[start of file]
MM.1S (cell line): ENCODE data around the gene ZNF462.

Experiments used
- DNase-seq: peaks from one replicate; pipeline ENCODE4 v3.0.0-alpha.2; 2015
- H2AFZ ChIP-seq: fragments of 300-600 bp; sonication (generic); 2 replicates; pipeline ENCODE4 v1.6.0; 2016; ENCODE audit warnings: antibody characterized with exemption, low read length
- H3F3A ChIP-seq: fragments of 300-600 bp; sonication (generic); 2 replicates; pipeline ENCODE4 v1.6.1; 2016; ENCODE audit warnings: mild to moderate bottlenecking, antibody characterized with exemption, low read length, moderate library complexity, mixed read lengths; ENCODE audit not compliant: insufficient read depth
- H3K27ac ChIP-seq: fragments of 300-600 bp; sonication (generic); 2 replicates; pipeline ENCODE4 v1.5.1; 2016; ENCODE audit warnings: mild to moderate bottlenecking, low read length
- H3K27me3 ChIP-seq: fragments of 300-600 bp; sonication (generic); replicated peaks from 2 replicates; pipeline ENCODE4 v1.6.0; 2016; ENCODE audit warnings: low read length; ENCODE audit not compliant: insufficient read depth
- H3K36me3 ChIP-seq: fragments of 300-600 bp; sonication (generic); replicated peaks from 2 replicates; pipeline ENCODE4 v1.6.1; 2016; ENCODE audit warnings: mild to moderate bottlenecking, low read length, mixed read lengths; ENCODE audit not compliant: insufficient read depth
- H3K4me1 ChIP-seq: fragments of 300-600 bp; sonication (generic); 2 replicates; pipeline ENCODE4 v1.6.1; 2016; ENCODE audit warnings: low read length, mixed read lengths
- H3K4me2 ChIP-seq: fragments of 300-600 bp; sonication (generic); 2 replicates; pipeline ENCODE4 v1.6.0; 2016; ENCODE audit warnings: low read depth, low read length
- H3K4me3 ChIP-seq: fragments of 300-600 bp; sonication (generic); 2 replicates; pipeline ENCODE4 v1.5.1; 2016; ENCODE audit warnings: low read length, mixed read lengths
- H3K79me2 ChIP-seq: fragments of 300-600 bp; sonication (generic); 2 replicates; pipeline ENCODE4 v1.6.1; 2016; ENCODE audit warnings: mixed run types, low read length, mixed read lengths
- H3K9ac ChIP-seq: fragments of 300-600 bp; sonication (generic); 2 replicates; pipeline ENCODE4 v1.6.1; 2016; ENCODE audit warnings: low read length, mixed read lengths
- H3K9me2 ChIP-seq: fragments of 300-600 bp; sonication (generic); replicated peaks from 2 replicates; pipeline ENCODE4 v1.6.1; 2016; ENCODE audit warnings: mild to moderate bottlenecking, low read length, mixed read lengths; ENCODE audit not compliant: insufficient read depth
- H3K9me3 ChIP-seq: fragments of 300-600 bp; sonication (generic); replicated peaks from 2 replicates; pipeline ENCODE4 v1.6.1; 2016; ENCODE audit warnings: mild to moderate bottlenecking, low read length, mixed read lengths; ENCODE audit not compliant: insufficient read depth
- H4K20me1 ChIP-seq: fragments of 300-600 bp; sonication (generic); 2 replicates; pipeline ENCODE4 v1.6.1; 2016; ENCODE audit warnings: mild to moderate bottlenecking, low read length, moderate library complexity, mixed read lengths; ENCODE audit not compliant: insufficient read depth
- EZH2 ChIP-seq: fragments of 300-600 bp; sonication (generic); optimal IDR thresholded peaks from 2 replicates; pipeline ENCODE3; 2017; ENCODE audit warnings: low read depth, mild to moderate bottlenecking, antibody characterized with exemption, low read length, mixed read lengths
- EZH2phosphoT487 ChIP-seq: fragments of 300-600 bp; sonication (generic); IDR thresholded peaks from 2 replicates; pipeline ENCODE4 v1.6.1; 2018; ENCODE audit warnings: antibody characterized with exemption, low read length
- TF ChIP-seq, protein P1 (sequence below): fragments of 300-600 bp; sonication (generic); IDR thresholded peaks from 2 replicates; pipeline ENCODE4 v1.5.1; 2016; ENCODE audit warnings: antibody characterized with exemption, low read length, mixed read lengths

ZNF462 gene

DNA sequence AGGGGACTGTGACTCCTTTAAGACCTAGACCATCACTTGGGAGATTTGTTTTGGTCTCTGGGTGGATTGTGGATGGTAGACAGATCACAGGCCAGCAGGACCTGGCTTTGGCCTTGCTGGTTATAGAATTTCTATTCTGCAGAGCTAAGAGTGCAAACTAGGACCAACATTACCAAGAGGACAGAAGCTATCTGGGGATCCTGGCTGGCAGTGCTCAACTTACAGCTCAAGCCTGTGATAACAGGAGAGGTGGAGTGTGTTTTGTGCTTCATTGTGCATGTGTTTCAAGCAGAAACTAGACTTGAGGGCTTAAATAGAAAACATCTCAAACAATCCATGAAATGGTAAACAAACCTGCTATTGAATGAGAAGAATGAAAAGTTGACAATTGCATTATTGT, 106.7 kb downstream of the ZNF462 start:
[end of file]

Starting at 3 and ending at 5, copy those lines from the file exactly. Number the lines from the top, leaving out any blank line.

- DNase-seq: peaks from one replicate; pipeline ENCODE4 v3.0.0-alpha.2; 2015
- H2AFZ ChIP-seq: fragments of 300-600 bp; sonication (generic); 2 replicates; pipeline ENCODE4 v1.6.0; 2016; ENCODE audit warnings: antibody characterized with exemption, low read length
- H3F3A ChIP-seq: fragments of 300-600 bp; sonication (generic); 2 replicates; pipeline ENCODE4 v1.6.1; 2016; ENCODE audit warnings: mild to moderate bottlenecking, antibody characterized with exemption, low read length, moderate library complexity, mixed read lengths; ENCODE audit not compliant: insufficient read depth